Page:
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Things to Do in Aspen, Colorado: Maroon Bells

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Shelly, Byron, Whitman and the Wax Poetic Chime of Maroon Bells

The view of Maroon Bells from Maroon Lake. Photo by Ashley KlettThe view of Maroon Bells from Maroon Lake. Photo by Ashley KlettIn summer of 1816, famed Romantic poet Percy Shelly penned the words “The secret Strength of things / Which governs thought, and to the infinite dome / Of Heaven is as a law, inhabits thee!” about the sublime grandeur of France’s 15,400-foot Mont Blanc, the highest peak in Europe. As a symbol of nature’s majesty, mystery, and awesome power, Mont Blanc became somewhat of a meat-cleaver for the Romantic literary movement. Other acclaimed writers of the time such as Samuel Taylor Coolridge, Mary Shelly, and Lord Byron followed lead by scribbling rhapsodies about the mighty mountain. Lord Byron even declared Mont Blanc as “The monarch of mountains.”

In elevation, Mont Blanc towers of Colorado’s Maroon Bells by over a thousand feet. Yet the splendor and magnificence of Maroon Bell’s– a stately 14,000-foot mountain and major tourist draw to Aspen during the summer - is certainly worth spilt ink in its own poetic hymn. The sterile wholesomeness of a John Denver lyric lacks the necessary intensity in describing the brittle mudstone slopes of the “Deadly Bells.” Rather, an earnest passage from American poet Walt Whitman’s Leaves of Grass crescendos into a worthy psalmody for this mammoth mountain:

Colorado men are we,
From the peaks gigantic, from the great sierras and the plateaus,
From the mine and from the gully, from the hunting trail we come.”

- Pioneers! O Pioneers!

Whitman’s chime can be applied to the timelessness of Maroon Bells, a protected alpine wilderness and recreation area on Maroon Creek Road, past Aspen Highlands and the T Lazy 7 ranch. The road ends at Maroon Lake, where the sister peaks of Maroon Bells tower majestically above serene emerald waters.

In a claim difficult to verify, multiple tour books and Wikipedia announce Maroon Bells as “the most photographed mountain in North America.” It’s easy to understand why. The postcard-worthy panorama of mountain vistas captures the imagination as a quintessential Rocky Mountain experience: azure lakes and statuesque peaks, evidence of avalanches and rockslides on the steep hillside, the occasional sighting of a big horn sheep or mule deer teeters like an acrobat on a fragile outcropping of rock high in the distance, and a chilly high country wind that roars through the glacial basin, swishing aspen groves and lodgepole pines.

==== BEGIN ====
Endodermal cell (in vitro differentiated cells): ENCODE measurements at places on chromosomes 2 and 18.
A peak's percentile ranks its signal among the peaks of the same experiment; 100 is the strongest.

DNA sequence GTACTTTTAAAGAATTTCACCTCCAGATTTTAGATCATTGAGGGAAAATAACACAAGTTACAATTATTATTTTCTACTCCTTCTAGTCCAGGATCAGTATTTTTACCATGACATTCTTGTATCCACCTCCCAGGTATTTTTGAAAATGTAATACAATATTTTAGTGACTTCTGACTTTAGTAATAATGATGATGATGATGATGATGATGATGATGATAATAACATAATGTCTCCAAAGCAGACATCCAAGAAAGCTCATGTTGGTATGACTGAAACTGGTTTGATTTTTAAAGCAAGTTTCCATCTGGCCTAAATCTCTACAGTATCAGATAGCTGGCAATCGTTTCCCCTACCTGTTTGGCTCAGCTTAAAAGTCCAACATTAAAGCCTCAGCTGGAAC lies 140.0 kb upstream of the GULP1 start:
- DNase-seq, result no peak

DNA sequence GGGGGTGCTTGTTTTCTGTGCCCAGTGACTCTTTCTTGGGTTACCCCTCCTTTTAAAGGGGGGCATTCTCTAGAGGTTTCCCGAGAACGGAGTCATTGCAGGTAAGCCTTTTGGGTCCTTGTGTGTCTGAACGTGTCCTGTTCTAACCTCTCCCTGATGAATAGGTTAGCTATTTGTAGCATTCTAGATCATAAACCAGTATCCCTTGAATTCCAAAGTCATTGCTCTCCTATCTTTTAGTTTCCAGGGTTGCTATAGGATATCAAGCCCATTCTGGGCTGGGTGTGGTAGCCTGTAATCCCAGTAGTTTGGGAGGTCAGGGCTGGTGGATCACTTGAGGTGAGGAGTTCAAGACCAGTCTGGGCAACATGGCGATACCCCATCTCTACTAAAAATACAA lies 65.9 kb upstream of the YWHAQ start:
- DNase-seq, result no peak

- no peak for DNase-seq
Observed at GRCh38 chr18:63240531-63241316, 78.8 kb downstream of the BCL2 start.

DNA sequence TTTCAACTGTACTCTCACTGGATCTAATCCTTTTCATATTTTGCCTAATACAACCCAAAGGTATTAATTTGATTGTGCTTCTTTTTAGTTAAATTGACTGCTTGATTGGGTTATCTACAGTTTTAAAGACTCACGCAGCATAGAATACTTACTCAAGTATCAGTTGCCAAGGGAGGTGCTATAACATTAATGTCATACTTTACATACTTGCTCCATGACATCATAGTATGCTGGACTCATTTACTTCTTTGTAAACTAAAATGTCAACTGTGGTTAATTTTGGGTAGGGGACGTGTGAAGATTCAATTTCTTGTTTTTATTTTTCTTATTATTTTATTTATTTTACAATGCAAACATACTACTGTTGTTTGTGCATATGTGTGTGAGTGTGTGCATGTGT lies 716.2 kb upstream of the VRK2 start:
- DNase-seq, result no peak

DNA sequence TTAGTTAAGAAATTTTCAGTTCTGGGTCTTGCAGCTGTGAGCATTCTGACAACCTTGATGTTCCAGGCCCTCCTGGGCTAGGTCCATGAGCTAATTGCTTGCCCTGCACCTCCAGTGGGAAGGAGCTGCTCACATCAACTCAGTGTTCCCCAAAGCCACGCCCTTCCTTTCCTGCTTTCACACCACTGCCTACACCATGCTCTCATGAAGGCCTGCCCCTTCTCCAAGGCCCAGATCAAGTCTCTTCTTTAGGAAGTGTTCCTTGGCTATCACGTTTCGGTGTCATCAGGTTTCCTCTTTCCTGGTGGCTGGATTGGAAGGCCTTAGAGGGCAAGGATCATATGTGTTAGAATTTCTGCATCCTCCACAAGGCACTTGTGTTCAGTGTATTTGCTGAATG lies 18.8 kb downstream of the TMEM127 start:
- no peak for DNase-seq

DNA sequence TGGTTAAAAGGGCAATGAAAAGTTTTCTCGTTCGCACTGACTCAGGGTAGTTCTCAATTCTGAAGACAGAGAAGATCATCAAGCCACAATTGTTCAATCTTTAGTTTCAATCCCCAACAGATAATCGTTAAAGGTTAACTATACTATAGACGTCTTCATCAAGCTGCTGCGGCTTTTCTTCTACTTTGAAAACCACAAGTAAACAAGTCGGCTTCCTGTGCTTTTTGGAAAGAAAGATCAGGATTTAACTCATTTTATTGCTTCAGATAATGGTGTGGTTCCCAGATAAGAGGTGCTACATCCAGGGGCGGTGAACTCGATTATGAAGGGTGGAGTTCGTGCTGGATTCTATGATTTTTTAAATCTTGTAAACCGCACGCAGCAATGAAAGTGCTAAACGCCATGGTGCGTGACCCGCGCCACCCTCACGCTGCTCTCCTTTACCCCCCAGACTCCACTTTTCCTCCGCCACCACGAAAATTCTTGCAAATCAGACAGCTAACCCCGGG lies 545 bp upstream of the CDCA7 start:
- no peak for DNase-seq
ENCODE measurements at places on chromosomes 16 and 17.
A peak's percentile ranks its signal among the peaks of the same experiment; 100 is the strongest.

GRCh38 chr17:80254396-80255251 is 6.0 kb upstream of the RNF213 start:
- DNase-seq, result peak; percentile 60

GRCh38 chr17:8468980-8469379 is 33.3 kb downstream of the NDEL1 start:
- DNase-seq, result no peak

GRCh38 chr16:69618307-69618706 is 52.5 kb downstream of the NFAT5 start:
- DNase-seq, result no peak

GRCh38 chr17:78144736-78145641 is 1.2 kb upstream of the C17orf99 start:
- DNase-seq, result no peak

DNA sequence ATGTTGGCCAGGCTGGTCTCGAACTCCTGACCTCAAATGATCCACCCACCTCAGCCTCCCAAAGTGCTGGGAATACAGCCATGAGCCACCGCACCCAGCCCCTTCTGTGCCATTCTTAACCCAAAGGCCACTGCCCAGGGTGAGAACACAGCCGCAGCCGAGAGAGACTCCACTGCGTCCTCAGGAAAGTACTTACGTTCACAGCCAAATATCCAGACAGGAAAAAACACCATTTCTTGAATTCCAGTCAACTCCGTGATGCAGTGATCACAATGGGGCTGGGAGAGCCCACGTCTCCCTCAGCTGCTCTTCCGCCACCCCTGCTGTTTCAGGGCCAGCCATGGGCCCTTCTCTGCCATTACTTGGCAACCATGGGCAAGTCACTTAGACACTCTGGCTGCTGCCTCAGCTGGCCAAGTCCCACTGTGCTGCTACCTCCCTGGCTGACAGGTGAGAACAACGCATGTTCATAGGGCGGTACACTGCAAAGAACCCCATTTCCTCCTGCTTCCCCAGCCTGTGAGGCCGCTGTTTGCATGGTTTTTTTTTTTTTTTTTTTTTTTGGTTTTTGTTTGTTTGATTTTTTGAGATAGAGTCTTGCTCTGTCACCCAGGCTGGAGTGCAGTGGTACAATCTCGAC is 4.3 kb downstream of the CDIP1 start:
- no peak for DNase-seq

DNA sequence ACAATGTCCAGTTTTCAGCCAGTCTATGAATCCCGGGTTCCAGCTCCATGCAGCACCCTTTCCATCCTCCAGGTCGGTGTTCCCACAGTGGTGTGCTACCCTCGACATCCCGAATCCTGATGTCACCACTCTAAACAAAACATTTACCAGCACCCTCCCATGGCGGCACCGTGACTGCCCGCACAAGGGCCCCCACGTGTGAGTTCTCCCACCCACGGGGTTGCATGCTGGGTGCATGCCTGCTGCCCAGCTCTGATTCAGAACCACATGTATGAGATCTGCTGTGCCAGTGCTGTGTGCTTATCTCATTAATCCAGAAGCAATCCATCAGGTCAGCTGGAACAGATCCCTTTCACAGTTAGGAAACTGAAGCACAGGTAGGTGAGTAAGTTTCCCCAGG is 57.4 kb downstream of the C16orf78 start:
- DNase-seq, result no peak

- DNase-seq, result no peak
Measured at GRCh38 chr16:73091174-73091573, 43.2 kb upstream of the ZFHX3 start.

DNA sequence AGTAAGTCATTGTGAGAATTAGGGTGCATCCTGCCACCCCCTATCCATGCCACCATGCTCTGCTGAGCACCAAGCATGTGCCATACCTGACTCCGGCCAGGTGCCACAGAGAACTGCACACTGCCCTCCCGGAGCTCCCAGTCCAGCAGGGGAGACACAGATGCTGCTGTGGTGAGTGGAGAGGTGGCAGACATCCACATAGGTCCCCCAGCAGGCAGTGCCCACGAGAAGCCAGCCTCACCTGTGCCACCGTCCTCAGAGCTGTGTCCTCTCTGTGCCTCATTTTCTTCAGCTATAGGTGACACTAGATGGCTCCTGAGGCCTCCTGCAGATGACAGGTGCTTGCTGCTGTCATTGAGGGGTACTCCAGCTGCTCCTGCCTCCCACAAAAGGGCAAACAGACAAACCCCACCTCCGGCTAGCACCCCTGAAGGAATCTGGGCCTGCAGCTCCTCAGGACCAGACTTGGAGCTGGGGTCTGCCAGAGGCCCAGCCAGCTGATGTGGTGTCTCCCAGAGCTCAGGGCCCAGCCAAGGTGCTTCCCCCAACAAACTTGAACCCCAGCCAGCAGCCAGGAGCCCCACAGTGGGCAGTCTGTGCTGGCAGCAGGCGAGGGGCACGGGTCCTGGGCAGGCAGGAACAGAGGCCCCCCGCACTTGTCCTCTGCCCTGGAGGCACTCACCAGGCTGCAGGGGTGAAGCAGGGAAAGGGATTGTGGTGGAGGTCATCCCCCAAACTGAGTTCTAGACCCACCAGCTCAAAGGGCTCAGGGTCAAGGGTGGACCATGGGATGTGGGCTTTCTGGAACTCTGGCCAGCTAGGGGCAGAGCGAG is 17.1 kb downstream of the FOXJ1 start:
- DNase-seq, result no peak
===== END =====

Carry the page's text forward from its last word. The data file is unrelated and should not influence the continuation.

Protected by the 1964 Congressional Wilderness Act, The Maroon Bells-Snowmass Wilderness is an idyllic place for a variety of summer activities: a family picnic, solo fly fishing, wildflower gazing, or a lazy afternoon sunbath in a high alpine meadow with a good book and amiable company. Over 10 miles of trails make for wonderful hiking opportunities in easily accessible terrain suitable for all ability levels. A scenic loop wanders by a roaring waterfall of snowmelt and gurgling mountain springs. Though parts of the trail are considerably rocky, the jaunt is tame and wonderful for a leisurely stroll. A popular summer adventure is the hike to Crater Lake. A narrow trail switchbacks up the basin past a cascading creek, tundra, wildflower meadows, and aspen groves to a secluded glacial lake at an elevation of 10,076 feet. The four-mile, two-hour loop has considerable elevation gains, so prepare for an altitude adjustment from the thin air. Because Crater Lake is sequestered above the heavily used trailhead and tourist area of Maroon Lake, the setting offers an almost ethereal calm and solitude in addition to the intimate views of the peaks and the Maroon Creek Valley.

In conquest of Colorado’s “fourteeners” (mountains with an elevation above 14,000), intrepid mountaineers attempt to tickle the heavens with a trek to the top, above the tree line. Yet Maroon Bells is dramatically differently from Colorado’s other sturdy granite and limestone mountains; the twin peaks comprise of a downsloping strata of glacial mud hardened into sharp, brittle rock over millions of years. Thus, the mountains have earned the nickname “The Deadly Bells” from the lives lost in attempt to champion delicate slopes and difficult climbing conditions on the north and south peaks.

In order to preserve the wilderness area, there is a five-dollar charge at the Forest Service tollbooth for each car driving to Maroon Lake. Visitors staying in downtown Aspen will find the RFTA buses shuttling back and forth to be a convenient and affordable alternative for accessing the wilderness area in the summer. The first bus leaves Aspen at 8:30 am and the last bus leaves Maroon Lake at 5:00 PM. The bus can be picked up from Aspen Highlands for three dollars round trip. The destination is popular with spandex-clad cyclists riding from Aspen. Free guided hikes are available from the bus drop-off throughout the day.

While interloping between his east coast homes in Brooklyn and Camden, New Jersey, Walt Whitman temporarily moved to Georgetown, Colorado, a mining and railroad community located in the Front Range along I-70. It’s unknown if the bard ever made it a few hundred more miles west to gape in awe at Maroon Bells, though one certainly can speculate after reading his poem “Pioneers, Pioneers!” Scenic to the point of being sublime, first time visitors to the Bells may be inspired to wax poetically about the untamed natural wilderness. Who knows? A casual hiker to Crater Lake could quill an ode that makes “Rocky Mountain High” look like a paltry nursery rhyme.

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